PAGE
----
knitted heart found on a doorknob in cambridge

I saw this knitted heart hanging from a doorknob while walking through Cambridge, so cute!

So if you are trying to woo someone this Valentines Day or if you just want to cheer up your partner after a rotten grey January you might want to read on. Because once again it has snuck up on me and I really DO want to give my husband a lovely Valentines Day but what do I do with less than week to go? What shall we all do for Valentines Day? Here are some of the treats that you can make yourself at home and the links to the tutorial pages on my blog:

valentines day craft sewing card with stitched lettering and heart motif

Make a hand-stitched card for your valentine – this is the one I made for my husband last year

red love heart nails for valentines day nail art polish

Paint your nails with a cute hear design – here’s my mini-tutorial on how to get the perfect heart shape

Jam tart heart cake recipe valentines day

They say that the way to a man’s heart is through his stomach (or mine for that matter) – Here’s my recipe for love heart jam tarts

And finally, what about Valentine’s Day activities or that special night out? We have spent a bit of time doing research online this week to try to find somewhere to have a proper Valentine’s date – something that we’ve never done before. Of course we’ve spent time together on Valentine’s Day but have never gone out for one of those 3-courses-Valentines-special meals that all the resturants nearby are advertising. However, I think we might have to scratch that idea because all of the ‘special offers’ I’ve come across would mean spending a small fortune and quite frankly I’d rather buy a new gate for the back garden. So I am taking my own advice about free and cheap date ideas for Valentine’s Day and beyond that I published on the blog last year – check it out here  and hopefully I’ll be doing one of these ideas this year!

Lastly, if you want to communicate your feelings towards your Valentine in more ways than one, here’s a little video from the Makaton Charity, which has been helping me to learn Makaton over the past couple of years, showing the signs for boyfriend, girlfriend, cuddle, date, surprise, friends, February and much more – I can’t believe I didn’t know the sign for ‘kiss’ until I watched it!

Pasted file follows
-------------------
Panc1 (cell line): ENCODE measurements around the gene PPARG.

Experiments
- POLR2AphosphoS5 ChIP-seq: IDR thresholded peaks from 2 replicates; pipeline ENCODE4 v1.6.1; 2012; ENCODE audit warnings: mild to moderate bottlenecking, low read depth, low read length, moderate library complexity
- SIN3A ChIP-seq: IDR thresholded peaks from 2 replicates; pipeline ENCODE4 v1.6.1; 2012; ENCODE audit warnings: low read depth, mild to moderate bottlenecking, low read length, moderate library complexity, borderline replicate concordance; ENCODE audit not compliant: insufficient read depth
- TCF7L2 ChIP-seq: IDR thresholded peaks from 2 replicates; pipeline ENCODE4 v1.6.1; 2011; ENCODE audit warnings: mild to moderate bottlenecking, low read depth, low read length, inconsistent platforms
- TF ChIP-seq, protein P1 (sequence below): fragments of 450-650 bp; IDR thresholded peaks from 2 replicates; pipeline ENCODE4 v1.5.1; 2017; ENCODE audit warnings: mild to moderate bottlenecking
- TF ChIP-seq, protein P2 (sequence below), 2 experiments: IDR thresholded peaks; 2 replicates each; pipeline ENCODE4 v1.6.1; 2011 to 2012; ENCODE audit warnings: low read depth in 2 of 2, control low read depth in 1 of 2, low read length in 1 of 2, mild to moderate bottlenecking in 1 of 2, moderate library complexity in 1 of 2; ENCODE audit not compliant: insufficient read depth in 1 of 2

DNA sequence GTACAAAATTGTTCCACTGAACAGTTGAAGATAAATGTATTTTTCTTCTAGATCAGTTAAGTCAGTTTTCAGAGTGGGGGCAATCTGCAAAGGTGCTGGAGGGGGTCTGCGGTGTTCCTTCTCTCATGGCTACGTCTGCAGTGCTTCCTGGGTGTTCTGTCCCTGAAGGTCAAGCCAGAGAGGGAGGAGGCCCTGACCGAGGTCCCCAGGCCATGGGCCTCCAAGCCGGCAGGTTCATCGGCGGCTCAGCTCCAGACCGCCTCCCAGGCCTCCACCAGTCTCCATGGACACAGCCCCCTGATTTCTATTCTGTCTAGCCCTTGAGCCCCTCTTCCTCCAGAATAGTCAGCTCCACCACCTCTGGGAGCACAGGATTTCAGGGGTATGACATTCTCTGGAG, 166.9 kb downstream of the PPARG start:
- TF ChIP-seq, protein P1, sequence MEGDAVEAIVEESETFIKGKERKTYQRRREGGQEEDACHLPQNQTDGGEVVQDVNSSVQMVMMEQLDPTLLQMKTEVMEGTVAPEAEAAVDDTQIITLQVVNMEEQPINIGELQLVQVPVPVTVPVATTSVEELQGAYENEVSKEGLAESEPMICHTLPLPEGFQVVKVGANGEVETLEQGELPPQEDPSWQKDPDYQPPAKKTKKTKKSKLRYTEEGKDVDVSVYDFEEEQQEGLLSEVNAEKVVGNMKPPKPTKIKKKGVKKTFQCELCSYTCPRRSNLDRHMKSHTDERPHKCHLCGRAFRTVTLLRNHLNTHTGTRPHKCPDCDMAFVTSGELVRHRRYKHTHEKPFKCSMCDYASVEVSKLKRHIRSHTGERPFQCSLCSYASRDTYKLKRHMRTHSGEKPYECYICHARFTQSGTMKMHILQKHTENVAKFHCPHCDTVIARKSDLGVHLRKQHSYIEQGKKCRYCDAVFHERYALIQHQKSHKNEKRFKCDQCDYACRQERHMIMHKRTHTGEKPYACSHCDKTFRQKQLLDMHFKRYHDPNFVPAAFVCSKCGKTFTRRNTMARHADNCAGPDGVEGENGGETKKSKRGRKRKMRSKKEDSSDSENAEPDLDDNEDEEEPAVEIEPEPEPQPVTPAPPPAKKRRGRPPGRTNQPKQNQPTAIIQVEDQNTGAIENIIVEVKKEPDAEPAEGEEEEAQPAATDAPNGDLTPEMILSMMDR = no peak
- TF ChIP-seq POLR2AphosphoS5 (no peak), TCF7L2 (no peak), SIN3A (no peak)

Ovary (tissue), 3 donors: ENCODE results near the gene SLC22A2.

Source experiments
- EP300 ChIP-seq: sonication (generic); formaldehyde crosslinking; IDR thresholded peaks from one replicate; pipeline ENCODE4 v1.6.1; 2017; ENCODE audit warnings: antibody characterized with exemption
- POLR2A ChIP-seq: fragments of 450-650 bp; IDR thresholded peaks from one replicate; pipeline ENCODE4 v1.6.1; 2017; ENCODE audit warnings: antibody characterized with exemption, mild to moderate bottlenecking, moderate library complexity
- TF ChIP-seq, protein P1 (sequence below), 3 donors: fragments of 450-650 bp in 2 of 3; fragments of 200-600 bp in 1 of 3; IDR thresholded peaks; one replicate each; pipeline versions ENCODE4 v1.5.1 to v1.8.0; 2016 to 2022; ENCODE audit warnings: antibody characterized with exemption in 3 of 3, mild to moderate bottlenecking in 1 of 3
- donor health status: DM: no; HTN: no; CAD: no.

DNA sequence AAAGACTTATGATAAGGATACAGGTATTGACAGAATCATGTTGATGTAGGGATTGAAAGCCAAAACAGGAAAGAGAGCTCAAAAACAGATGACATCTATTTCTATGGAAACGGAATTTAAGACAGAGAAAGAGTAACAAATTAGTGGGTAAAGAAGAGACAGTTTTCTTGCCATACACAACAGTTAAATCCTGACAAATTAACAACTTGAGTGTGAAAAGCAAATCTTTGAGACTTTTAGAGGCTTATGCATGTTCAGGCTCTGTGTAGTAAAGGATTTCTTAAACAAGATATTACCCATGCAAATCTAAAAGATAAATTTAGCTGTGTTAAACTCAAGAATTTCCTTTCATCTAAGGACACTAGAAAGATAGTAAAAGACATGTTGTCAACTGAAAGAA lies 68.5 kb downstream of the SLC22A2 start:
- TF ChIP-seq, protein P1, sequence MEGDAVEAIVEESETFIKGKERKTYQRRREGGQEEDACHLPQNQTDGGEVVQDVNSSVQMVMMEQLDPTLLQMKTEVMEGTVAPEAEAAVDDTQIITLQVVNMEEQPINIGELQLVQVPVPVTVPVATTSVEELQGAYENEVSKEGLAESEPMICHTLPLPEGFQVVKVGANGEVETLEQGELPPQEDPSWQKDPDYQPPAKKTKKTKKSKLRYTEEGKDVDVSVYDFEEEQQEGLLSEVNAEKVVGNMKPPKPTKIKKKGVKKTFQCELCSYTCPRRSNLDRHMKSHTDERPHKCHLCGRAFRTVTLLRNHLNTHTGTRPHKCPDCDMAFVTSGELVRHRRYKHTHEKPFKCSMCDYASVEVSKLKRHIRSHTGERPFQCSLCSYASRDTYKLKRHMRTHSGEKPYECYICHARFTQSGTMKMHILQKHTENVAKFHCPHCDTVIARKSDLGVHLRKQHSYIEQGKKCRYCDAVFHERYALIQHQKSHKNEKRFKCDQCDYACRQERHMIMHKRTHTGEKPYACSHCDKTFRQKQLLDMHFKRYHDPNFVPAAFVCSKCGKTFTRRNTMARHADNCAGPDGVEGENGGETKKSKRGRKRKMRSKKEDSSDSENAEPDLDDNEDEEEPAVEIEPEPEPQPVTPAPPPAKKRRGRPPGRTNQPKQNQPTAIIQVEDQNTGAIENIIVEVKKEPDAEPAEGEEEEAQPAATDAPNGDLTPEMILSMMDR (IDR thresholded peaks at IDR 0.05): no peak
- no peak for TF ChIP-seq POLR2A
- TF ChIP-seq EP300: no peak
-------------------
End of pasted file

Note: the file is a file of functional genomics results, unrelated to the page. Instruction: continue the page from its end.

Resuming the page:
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Pieday Friday ~ Get out the solar cooker, it’s bbq weather!

Welcome to another Pieday Friday and this week I’m chatting about the concept of solar cooking. It’s possibly not something you’ve considered before and prior to this month I’d never even heard of solar cooking myself but I’ve been researching energy-saving ways to do everyday tasks around my home and stumbled upon this unbelievable idea and wanted to shared it with you all.

So, we all know about solar lights for the garden and I’m already using some solar-powered fairy lights in my little vintage caravan. My pals use a big black sack solar-shower on camping trips. My husband received a solar-powered windmill for Christmas from my brother which has been turning away on my windowsill ever since. You can charge phones and laptops with solar-charging packs and I even have a lucky cat with a solar-powered wave! You can also use a solar lighter to make a fireBut solar cooking? How does that work?

I’d heard about the idea of solar cooking and couldn’t really fathom how it would work but then found my way onto a website which had examples of solar cookers and it all snapped into focus. From what I can make out, solar cookers are like a space-age version of barbeques, which heat up by reflecting the sun’s rays and can cook complete meals in the garden – pretty amazing huh?


Images courtesy of (or

Although it’s a fairly new innovation, the research that has gone into the concept has been going on for the best part of a decade and aimed to find ways of harness the sun’s heat and light in order to develop products which sustainably preserve our planet’s resources. No longer will we need to use charcoal or gas for our summer barbecue cooking nor will we need to fire up a power station when we turn on our electric ovens in order to bake a casserole. And surely that can only be a good thing?

I have looked into the concept and there are two methods of cooking using solar power: concentration – which uses reflectors to direct the sun’s rays into a central cooking point and can achieve temperatures of up to 230°C – and greenhouse – which like a ‘normal’ greenhouse gathers the sun’s warmth and keeps it within a small frame and food is cooked in the centre.


But what about the weather, eh? Apparently this technology can be used in European climates and it doesn’t even need to be the sunniest of days for solar cookers to get up to temperature – if you think about solar lights in the garden, it can be overcast all day and still the lights will gather the sun’s rays and power the lights. The cooking time can be 2-3 times longer than a conventional oven, but does that matter when you’re not paying a penny to power it? Plus we all know that slow-cooking locks in the flavours and steaming is better our food.

Personally, I’d love to have a meal of pulled-pork that has been roasted for a few hours without spending any money on the cooking process!  From full-on BBQ girls and sturdy ovens to low-priced pop-up reflector ovens (which would be perfect for camping…) there’s lots of ways that we can harness the sun’s resources to cook our meals and I’m going to do some more research on the subject right now! Let me know if you’ve already come across anything like this – and what do you really think about solar cooking?